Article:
|n/a||Status LU: established. 1st record: 2009.|
|Roude Schneider||Status EU: established.|
|n/a||RA: ISEIA: B3, Watch List. Harmonia+: n/a.|
|Apenninen-Kanker||Wikipedia: | Wikispecies: n/a (2020) | CABI|
|Rode hooiwagen||Back to the list of invertebrates|
Report the species
→ Report Opilio canestrinii to the National Museum of Natural History.
Opilio canestrinii is a species of harvestman. Males reach a body length up to 6 mm, females up to 8 mm. While males are yellowish brown to reddish, females are lighter. Males have dark legs, but yellow coxae and “knees”; the legs of females show alternately light and dark rings. The backs of females sport a dark, saddle-like pattern with a light longitudinal stripe in the middle. Adults can be found from June to December.
O. canestrinii probably originates from Italy, but has invaded Central Europe since the late 1970, and has since almost everywhere replaced the similar O. parietinus. It is most often found on house walls (Wikipedia contributors 2019).
Status and distribution in Luxembourg
The first documented occurrence of the species in Luxembourg dates from 2009. It was found by C. Muster on 20th August 2009 in Fort Berlaimont (Municipality of Luxembourg).
Opilio canestrinii is the second most common harvestman in Luxembourg and can be found in every region of the country.
Opilio canestrinii colonises a number of open habitats independently of their moisture levels. It is very successful in man-made landscapes, even in bigger cities. It is a strong competitor to native species and seems able to displace or even replace them. There are indicators that the similar Opilio parietinus, traditionally a common species on house walls, has nearly vanished, just a few years after the arrival of O. canestrinii.
Several sources describe this harvestman as a typical species of urban areas. In Luxembourg however, the data provided from different projects show evidence that the species occurs in great numbers and important percentages even in close-to-nature areas. Since the 1960s, O. canestrinii has spread extremely quickly northwards through Europe and has become a more or less common species in their new areas.
B3 (3+2+3+1) = Watch List (Ries et al. 2017: 68).
Not assessed yet.
- CABI, 2019. Opilio canestrinii. In: Invasive Species Compendium. Wallingford, UK: CAB International. URL: www.cabi.org/isc [accessed 2020-03-05]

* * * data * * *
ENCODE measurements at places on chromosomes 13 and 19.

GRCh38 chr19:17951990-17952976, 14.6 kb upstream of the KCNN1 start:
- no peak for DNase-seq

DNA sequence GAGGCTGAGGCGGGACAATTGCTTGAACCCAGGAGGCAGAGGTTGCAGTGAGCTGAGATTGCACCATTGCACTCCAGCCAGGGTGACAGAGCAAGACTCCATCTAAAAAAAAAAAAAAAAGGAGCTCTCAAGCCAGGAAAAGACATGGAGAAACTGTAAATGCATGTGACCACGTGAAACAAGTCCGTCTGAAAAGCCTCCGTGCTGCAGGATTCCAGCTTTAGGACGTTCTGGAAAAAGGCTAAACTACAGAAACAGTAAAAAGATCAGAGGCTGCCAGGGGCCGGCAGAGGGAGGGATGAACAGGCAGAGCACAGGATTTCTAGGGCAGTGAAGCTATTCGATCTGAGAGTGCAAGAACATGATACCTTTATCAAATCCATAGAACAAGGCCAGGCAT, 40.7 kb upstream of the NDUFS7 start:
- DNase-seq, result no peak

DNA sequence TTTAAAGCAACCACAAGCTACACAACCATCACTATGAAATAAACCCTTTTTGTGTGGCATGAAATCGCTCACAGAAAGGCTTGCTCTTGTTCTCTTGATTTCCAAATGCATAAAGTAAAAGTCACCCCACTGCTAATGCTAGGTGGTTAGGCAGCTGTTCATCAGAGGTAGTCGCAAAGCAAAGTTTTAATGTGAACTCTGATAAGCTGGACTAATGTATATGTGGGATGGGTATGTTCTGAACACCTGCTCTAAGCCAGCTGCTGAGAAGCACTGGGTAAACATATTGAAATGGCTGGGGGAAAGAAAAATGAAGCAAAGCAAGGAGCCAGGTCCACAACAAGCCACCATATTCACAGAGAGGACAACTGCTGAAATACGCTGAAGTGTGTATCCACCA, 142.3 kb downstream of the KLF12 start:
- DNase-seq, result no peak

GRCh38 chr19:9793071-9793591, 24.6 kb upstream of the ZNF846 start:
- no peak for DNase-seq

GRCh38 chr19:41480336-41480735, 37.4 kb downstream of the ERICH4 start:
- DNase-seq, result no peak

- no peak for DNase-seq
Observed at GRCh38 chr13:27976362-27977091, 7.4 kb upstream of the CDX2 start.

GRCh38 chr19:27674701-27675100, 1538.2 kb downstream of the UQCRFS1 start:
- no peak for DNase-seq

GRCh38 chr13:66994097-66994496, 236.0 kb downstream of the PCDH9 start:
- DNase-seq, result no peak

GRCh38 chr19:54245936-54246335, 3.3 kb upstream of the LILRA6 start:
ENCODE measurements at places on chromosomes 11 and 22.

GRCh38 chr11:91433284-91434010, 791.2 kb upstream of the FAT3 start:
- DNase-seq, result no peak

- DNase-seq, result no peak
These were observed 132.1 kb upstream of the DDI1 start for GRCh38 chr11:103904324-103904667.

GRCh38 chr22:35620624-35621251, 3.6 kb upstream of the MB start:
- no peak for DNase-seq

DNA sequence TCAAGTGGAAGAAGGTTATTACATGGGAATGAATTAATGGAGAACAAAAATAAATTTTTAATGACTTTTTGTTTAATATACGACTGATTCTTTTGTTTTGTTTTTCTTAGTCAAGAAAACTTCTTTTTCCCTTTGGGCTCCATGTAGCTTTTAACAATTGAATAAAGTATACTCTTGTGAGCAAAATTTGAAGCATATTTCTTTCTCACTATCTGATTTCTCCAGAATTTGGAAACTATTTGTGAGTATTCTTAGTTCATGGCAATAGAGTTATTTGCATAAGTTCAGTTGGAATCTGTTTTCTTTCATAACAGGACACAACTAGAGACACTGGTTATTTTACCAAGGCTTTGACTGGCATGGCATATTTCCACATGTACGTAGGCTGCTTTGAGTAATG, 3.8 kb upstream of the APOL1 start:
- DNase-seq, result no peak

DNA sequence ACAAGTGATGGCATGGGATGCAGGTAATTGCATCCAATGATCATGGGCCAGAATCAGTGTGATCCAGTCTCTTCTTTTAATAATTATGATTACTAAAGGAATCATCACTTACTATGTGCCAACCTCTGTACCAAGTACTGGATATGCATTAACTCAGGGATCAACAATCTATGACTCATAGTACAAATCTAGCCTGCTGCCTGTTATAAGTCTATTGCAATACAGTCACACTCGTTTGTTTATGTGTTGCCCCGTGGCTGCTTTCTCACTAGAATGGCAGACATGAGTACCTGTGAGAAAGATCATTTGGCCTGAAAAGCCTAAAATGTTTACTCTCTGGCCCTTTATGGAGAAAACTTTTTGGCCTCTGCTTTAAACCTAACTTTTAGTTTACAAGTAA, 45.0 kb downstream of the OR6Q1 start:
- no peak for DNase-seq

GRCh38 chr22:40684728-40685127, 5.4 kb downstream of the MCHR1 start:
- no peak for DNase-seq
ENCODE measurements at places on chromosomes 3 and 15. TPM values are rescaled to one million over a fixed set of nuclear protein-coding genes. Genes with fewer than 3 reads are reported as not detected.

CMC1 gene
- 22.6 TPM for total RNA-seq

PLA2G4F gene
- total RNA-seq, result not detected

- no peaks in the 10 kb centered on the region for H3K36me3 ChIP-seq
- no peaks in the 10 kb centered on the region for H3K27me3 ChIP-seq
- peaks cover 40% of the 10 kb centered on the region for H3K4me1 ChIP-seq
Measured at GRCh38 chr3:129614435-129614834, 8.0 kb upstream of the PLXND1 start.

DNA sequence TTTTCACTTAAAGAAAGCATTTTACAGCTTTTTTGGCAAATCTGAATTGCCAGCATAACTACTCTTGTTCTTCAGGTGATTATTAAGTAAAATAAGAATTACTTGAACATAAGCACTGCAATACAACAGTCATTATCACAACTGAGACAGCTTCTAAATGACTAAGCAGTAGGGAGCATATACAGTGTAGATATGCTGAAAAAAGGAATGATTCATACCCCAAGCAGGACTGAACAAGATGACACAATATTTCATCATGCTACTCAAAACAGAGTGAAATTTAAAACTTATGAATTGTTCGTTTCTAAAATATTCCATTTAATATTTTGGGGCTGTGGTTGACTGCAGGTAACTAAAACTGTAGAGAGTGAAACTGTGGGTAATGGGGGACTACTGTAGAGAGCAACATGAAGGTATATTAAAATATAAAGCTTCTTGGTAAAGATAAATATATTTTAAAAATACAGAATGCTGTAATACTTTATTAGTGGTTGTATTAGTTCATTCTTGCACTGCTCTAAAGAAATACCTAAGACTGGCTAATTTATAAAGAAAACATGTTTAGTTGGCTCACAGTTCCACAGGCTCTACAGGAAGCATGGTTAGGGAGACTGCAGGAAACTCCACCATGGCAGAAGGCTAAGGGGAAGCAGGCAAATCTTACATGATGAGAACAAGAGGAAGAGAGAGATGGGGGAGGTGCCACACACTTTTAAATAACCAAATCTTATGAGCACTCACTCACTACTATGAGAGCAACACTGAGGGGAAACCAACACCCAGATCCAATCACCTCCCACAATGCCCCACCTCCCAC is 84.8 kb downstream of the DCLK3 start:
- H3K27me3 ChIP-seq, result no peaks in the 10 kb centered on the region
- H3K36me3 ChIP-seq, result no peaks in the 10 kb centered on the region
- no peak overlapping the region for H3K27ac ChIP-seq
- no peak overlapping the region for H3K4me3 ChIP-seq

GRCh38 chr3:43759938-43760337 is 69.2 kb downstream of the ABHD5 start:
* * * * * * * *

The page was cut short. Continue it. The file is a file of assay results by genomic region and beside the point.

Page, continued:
- GBIF, 2020. Opilio canestrinii in GBIF Secretariat (2019). GBIF Backbone Taxonomy. Checklist dataset https://doi.org/10.15468/39omei [accessed 2020-03-05]
- MNHNL, iNaturalist & GBIF, 2020. Opilio canestrinii in MNHNL-mdata, online portal combining species observation from Recorder-Lux, iNaturalist and GBIF. National Museum of Natural History, Luxembourg. URL: https://mdata.mnhn.lu [Accessed 2020-03-05]
- Muster, C. & M. Meyer, 2014. Verbreitungsatlas der Weberknechte des Großherzogtums Luxemburg. Ferrantia 70. Musée national d’histoire naturelle, Luxembourg, 112 S. (PDF 3.8 MB)
- Ries, C., A. Arendt, C. Braunert, S. Christian, A. Dohet, A. Frantz, G. Geimer, M. Hellers, J. A. Massard, X. Mestdagh, R. Proess, N. Schneider & M. Pfeiffenschneider, 2017. Environmental impact assessment and black, watch and alert list classification after the ISEIA Protocol of invertebrates in Luxembourg. Bull. Soc. Nat. luxemb. 119: 63-70. [PDF 360 KB]
- Weber, D. (Hrsg.), 2014. Die Höhlenfauna Luxemburgs. Ferrantia 69. Musée national d’histoire naturelle Luxembourg, 408 pp. + CD-Rom (PDF 19 MB)
- Wikipedia contributors, 2019. Opilio canestrinii. Wikipedia, The Free Encyclopedia, 17 January 2019, 10:39 UTC, <https://en.wikipedia.org/w/index.php?title=Opilio_canestrinii&oldid=878854172> [accessed 2020-03-05]
Suggested citation of this webpage
Ries, C. & M. Pfeiffenschneider (Eds.), 2021. Opilio canestrinii (Thorell, 1876). In: neobiota.lu - Invasive Alien Species in Luxembourg. National Museum of Natural History, Luxembourg. URL: https://neobiota.lu/opilio-canestrinii/ [Accessed 2021-02-24].